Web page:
Cinematography is excellent overall. Nice, camerawork. Colors look great! Everything is well-balanced. A top notch appearing DVD.

Narrative is informative and interesting. Once you become used to Bednars voice. Well, it is authentic. I do find him entertaining!


Certain items that are not present. Maps and chapter selection, are what keeps this show, from the excellent rating .There is the difference between say a Charles Smiley Presents and this John Pechulis. No favoritism. Both productions can look outstanding. Both can be informative. It is those extras that are or are not included.

Very Good. A worthwhile look at some action in the 1970s NorthEast Railroads.

A strong and enjoyable show.

Rating: 4 Stars



The Hard Coal Roads: what went wrong

The Hard Coal Roads: what went wrongD143

Charles Smiley Presents

Format: Factory Pressed DVD

Length: 1 hour 40 minutes + 20 minutes previews

Time Period: 1970- 1976

Sources: Joseph Zook, Jack Kuiphoff, Will Whittaker.

MSRP: 28.50

Charles has the Eastern hard coal roads featured in the pre-Conrail era. This new program, contains a cornucopia of rare, and unreleased film. Featured railroads: Lehigh Valley, Reading, Jersey Central, Erie Lackawanna, Delaware and Hudson, plus Penn Central. There are also some connecting lines. Railfans will see an action packed show!

rs3Central Railroad of New Jersey. Red Baron paint scheme on an Alco RS3.

Much of the film has hard to find footage, in high quality. This collection surpasses anything that I have seen for the first three railroads. Face the facts, LV, RDG and CNJ are usually available in grainy, unrestored issues. They didn’t capture the attention of railfan cinematographers very much.

1919Riding a hard coal train in the year………….. 1919.

Hard coal… anyone?.. The answer is Anthracite coal… What went wrong?…Why are there nearly zero coal trains in this program?…. How does this lead into Conrail?….. Watch this show.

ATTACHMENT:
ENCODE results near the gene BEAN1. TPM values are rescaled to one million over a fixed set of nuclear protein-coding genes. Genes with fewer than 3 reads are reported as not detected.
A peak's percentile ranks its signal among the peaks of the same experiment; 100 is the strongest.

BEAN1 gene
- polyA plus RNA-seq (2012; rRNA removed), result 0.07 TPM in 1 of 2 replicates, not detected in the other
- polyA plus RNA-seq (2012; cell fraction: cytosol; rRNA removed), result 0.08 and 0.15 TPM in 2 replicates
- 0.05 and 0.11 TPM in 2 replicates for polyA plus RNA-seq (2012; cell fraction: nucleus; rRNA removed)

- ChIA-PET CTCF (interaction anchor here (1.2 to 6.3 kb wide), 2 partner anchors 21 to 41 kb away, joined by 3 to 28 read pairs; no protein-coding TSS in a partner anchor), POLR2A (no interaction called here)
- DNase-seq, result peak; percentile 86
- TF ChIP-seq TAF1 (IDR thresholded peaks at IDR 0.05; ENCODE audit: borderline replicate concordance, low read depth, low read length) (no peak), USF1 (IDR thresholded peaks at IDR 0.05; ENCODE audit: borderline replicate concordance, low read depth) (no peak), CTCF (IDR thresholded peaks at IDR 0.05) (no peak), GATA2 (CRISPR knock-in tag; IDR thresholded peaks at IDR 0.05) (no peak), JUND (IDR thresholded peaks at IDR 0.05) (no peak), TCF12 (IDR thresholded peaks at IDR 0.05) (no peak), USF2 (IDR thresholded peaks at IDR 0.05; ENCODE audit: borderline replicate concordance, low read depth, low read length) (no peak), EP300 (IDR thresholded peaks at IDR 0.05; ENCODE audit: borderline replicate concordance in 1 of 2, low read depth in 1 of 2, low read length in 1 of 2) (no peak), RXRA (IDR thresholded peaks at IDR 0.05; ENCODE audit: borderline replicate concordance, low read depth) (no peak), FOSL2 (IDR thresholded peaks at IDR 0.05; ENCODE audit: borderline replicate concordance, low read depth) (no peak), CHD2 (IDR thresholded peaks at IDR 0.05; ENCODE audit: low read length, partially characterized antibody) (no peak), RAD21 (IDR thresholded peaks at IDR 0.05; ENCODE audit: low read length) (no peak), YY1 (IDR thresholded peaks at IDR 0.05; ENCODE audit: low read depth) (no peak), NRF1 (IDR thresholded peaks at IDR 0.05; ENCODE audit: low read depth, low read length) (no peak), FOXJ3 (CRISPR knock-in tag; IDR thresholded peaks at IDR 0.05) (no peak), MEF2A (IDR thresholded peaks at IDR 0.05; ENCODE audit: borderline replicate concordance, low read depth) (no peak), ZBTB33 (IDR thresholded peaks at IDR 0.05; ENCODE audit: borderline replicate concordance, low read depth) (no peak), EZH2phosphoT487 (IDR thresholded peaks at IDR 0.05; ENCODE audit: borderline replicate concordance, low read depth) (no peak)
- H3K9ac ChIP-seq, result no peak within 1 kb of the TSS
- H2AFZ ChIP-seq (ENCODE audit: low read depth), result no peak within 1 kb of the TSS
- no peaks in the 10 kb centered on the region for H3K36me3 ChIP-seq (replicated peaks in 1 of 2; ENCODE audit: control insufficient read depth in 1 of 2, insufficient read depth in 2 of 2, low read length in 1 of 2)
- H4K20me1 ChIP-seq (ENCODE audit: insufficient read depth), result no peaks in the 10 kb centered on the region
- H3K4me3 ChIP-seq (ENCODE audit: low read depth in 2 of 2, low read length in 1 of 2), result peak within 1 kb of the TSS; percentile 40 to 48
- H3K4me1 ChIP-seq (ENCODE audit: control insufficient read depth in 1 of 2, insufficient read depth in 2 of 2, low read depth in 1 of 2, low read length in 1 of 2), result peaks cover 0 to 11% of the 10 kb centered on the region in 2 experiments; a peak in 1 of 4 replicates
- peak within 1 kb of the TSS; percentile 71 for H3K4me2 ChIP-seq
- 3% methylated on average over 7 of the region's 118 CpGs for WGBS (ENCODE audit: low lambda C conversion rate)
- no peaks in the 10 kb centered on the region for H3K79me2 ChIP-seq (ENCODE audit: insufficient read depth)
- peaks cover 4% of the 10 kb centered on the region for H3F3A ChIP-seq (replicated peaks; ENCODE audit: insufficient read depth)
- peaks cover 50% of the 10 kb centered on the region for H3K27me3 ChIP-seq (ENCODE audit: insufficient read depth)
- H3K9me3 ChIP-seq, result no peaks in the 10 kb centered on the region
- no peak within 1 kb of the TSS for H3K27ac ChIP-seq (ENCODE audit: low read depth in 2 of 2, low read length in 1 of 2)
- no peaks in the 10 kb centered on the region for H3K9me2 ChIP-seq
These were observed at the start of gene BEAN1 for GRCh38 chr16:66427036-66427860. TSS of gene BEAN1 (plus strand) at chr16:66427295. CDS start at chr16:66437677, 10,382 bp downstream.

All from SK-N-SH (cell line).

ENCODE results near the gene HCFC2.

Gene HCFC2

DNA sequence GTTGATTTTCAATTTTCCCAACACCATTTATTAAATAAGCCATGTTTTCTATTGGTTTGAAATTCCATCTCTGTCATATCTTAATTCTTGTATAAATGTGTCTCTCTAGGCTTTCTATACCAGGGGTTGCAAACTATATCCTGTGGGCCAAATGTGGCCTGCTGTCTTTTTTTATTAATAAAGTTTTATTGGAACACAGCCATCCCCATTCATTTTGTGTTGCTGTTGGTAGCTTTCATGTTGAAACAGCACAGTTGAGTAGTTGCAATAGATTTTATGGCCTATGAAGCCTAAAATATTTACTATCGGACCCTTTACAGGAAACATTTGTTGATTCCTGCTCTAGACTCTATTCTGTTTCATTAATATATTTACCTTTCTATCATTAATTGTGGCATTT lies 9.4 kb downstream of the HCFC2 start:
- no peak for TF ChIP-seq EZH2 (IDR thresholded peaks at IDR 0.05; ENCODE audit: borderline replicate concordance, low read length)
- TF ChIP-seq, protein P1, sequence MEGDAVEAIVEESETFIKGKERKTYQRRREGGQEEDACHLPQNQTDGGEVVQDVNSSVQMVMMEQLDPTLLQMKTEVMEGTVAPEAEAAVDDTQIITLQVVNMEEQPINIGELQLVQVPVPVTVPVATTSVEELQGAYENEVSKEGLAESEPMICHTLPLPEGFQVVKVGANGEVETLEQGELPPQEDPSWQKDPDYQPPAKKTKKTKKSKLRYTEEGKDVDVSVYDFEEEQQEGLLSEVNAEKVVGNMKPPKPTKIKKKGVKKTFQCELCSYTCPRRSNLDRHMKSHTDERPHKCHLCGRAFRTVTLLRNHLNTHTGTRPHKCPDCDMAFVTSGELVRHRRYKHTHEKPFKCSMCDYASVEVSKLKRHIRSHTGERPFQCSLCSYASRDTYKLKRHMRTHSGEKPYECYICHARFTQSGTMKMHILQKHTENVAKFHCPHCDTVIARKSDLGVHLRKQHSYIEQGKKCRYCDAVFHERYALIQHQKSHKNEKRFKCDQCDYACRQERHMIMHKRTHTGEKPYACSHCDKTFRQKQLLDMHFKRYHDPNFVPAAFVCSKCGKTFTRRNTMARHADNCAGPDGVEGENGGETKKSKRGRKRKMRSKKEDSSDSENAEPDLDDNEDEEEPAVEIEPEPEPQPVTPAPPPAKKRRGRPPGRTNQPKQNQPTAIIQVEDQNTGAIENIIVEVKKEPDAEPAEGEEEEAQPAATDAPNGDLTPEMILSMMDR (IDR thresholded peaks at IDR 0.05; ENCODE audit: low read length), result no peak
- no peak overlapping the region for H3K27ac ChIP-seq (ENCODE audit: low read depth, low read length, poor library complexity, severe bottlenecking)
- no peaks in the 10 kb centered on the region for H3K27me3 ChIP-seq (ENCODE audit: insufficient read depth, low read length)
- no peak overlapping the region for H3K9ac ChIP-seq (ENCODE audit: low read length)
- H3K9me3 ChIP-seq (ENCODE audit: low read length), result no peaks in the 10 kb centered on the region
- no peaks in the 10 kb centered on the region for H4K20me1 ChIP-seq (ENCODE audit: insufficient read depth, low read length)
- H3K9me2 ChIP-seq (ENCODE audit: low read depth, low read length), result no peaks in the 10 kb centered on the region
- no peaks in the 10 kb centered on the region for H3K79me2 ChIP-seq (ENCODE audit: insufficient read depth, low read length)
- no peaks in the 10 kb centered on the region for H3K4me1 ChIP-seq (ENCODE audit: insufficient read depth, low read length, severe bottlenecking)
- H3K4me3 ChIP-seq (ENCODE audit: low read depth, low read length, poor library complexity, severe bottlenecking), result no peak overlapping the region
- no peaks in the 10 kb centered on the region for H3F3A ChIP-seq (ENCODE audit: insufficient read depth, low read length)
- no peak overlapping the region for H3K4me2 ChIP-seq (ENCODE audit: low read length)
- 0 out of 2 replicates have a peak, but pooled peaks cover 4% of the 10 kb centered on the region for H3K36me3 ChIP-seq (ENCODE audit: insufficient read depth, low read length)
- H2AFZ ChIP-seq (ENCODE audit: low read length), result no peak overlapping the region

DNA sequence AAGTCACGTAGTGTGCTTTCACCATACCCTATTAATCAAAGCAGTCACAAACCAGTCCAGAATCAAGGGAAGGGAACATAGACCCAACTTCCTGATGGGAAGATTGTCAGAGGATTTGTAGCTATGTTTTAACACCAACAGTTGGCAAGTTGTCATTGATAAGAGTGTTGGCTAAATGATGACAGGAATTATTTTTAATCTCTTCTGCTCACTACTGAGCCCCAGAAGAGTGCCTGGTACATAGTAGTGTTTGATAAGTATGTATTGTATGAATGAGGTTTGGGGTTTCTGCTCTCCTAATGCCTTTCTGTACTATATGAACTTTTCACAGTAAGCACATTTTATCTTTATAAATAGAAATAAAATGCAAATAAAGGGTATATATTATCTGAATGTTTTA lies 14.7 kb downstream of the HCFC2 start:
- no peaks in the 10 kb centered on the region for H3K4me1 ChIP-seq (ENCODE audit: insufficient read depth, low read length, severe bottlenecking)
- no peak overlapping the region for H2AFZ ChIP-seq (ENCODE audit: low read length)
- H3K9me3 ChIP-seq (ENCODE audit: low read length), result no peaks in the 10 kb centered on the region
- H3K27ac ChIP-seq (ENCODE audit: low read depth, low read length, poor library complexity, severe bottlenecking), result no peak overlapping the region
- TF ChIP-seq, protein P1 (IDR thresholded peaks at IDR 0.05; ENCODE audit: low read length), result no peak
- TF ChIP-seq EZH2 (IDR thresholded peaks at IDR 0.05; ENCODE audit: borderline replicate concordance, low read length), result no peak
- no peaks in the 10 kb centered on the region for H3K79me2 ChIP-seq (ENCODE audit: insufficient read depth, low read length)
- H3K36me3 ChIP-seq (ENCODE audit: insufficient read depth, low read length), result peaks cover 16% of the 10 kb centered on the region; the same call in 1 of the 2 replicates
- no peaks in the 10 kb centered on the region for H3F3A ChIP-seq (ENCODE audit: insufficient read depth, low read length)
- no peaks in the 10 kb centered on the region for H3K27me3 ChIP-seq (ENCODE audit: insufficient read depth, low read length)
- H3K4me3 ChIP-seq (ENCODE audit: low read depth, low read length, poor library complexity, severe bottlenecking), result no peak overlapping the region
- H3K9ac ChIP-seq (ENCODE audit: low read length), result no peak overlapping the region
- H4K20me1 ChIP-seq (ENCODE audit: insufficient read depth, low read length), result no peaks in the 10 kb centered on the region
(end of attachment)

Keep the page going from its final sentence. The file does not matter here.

rdg5209Reading Lines had a unique, cab roof rain gutter over the cab windows. Number 5209 is a Century 424. It leans into a superelevated curve.

dh610Alco Centuries were part of the D&H Alco heavy roster. The lightning stripe livery, is a true classic. Number 610 is a C628. At 2750 horsepower, it was a powerful locomotive. One of three that still exist. This one survives at a museum in Mexico.

lv635Lehigh Valley C-628 in the stunning Snowbird scheme.

Alcophiles will love all of that builders diesels in use by these railroads. Plenty of Electromotive too.

pc tansboroCharles is also a talented model railroader. He has an eye for including scenes that are conducive to the hobby. Note all of the details in this scene. Structure, signals, rural crossing etc..


All six railroads benefit from Mr. Smiley’s extensive digital restoration. The colors are accurate. Images and the trains seem to jump off the screen.

cnjrsd5Jersey Central with a pair of Alco RSD-5 locomotives. Passenger trains are sometimes operating with leased power. Some unrepainted, second hand cars are surprising.

The audio levels are well balanced. The narrative and train sounds have even levels. There are various musical pieces interpolated throughout the show.

dh trackageAlways improving his products, check the updated maps. D&H with trackage rights.

bmAll CSP shows have nice surprises. A railroad that is hard to find, Boston & Maine.

elErie Lackawanna receives extensive coverage. All have their historical background described. Viewers will have an understanding of the regional big picture.

rdg map


A meticulous producer. Location awareness is always a priority. Using: narration, text graphics and a fabulous array of maps to enhance the story.